After these two songs the albums starts getting more depth and song structures become more varied. Still dark, still black, but more atmospheric in my opinion and much nicer to listen to, also for ‘non-black metal minded’ people.

I think it was a good idea to re-record and re-name. Khaossos would suggest more chaos, where Kval -even without knowing any Finnish- has a colder and darker sensation, fitting the music well.

The artwork of the album, coming in a nice digi-pack, and the special pack with white (?!! Welcome to the black metal world 😉!! ) T-shirt makes buying this album a nice treat. Not the best album in the world, but a nice addition to the collection.

Written by Martijn Bakker

Kval Facebook

Tuesday, December 19, 2017

Review: King Witch - Under The Mountain

King Witch, what’s in a name, was formed in 2015 in Edinburgh, Scotland consisting of Jamie Gilchrist on guitar, Joe Turner on bass, Lyle Brown on drums and last but not least Laura Donnelly as vocalist. They have their musical boundaries set by, but not limited to a mix of old school heavy metal and classic seventies rock. They wasted no time and released an EP called Shoulders Of Giants in the blink of an eye. Despite them being a new band when it saw the light of day, it received overwhelmingly positive reviews, comparing the band’s work to the likes of a wide range of giants such as Black Sabbath, Mastodon and Candlemass. Surely flattering, but on the other hand it sets expectations very high for the future. Whether those expectations are met always remains to be seen, many a band has succumbed to the pressure of succeeding a great first release. This is the time to find out if these guys are here to stay, because they are now ready to give the world another taste of King Witch’s brew with their maiden full-length release called Under The Mountain.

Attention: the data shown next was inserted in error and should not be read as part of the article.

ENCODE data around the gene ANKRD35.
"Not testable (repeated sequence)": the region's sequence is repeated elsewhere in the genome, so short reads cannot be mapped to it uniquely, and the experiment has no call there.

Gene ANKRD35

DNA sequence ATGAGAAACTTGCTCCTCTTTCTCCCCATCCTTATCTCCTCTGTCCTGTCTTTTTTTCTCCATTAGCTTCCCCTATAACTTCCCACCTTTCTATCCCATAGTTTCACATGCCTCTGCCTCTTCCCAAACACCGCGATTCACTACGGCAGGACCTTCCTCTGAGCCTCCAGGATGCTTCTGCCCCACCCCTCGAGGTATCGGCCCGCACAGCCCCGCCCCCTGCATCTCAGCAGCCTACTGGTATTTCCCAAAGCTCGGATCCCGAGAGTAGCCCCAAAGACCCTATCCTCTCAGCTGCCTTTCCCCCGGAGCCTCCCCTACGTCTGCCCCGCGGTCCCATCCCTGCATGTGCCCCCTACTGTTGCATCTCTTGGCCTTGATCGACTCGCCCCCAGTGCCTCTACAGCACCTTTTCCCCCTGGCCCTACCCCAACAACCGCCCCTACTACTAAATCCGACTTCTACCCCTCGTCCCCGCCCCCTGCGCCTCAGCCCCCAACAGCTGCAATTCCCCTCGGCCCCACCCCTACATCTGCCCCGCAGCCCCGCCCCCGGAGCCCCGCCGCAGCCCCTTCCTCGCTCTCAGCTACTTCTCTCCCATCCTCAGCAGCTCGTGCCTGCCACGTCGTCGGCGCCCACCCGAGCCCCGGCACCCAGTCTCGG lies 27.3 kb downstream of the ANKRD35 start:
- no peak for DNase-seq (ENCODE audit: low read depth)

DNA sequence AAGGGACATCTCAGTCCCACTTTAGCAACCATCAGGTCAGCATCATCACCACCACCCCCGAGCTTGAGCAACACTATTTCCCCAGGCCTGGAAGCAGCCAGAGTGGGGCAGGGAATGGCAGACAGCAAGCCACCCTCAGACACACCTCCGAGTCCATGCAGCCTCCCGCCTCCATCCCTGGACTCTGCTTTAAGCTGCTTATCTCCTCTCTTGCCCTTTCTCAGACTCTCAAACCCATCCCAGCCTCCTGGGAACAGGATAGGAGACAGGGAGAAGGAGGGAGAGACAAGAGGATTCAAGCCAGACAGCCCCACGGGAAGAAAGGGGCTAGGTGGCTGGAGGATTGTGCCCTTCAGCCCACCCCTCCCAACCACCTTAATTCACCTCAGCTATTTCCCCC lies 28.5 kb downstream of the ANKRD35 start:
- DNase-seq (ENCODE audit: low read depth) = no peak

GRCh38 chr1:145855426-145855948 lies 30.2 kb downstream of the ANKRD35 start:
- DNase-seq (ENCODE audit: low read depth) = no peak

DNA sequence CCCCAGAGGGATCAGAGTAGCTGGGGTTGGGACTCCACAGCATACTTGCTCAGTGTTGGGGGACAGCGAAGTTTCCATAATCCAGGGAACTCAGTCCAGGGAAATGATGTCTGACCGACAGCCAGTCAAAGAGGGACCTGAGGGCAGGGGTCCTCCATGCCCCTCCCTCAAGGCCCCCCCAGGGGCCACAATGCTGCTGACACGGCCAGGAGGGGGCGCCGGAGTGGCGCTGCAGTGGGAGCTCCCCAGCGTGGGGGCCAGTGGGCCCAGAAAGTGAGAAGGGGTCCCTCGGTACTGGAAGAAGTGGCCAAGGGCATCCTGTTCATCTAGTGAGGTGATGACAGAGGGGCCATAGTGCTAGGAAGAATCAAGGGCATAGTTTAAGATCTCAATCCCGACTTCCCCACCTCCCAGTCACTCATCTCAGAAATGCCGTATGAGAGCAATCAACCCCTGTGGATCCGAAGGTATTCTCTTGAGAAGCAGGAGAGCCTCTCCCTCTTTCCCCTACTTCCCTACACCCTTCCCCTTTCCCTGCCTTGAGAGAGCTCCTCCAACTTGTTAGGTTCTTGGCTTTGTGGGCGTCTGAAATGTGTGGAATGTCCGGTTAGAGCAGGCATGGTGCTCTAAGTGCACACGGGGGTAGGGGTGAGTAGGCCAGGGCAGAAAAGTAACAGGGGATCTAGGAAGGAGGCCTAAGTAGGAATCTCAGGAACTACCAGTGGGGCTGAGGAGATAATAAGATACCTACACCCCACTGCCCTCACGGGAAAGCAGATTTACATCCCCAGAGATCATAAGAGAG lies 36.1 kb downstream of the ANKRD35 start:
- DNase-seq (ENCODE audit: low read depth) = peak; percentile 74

One of the first things that comes to mind when opener Beneath The Waves blasts from the speakers indeed is the term ‘old school metal’. This is primarily due to the heavily set guitar work and the typical riffs. Vocal wise the work of Laura Donnelly perfectly suits this eighties flashback, her impressive throat is capable of matching about every heavy metal vocalist of that era you can think of. Of course having a great vocal range is one thing, knowing when and how to use it is a totally different ballgame. Well, rest assured Laura comes equally close to scoring a perfect 10 in that department as well. There is no such thing as perfection, but technically her vocals come awfully close. And then it all comes down to whether you dig her vocal style or not. I think many metal fans will, but for fans of the old school style this will be a real treat.

Having such a power house as vocalist inevitably draws a lot of attention to the vocal lines which might underexpose the contribution of the other three members. To avoid that you need seriously capable musicians to counter attack and optimize the songs and King Witch happens to have three such musicians among their ranks. All three of them score similarly high as the vocals in their respective fields of expertise. Jamie maneuvers his guitar strings at will, casting his riffs in whatever rhythm he sees fit, and the backbone of King Witch, consisting of the tandem Joe and Lyle, keeps things logical and coherent without containing it too much. The music, like the vocal lines, ranges from slow, almost held back to fierce, fast and powerful. A lot of time has obviously been put in construction and composition, which is clearly audible in every single song.

Under The Mountain brings you almost three quarters of an hour of modern played metal based on old school composing techniques. Almost every common heavy genre from back in the day is present in any form, some in complete songs, some only as a subtle influence expertly tucked away in a song structure. For example Possession and Carnal Sacrifice will make you relive the golden days of thrash, while Under The Mountain is a reminder to the pure heavy metal from the days of yore. There’s some doom to be found in Solitary and Approaching The End and even the obligatory power ballad makes an appearance in the form of Ancients with its bluesy undertones. So not only the music, but the entire structure of the album itself can be considered old school.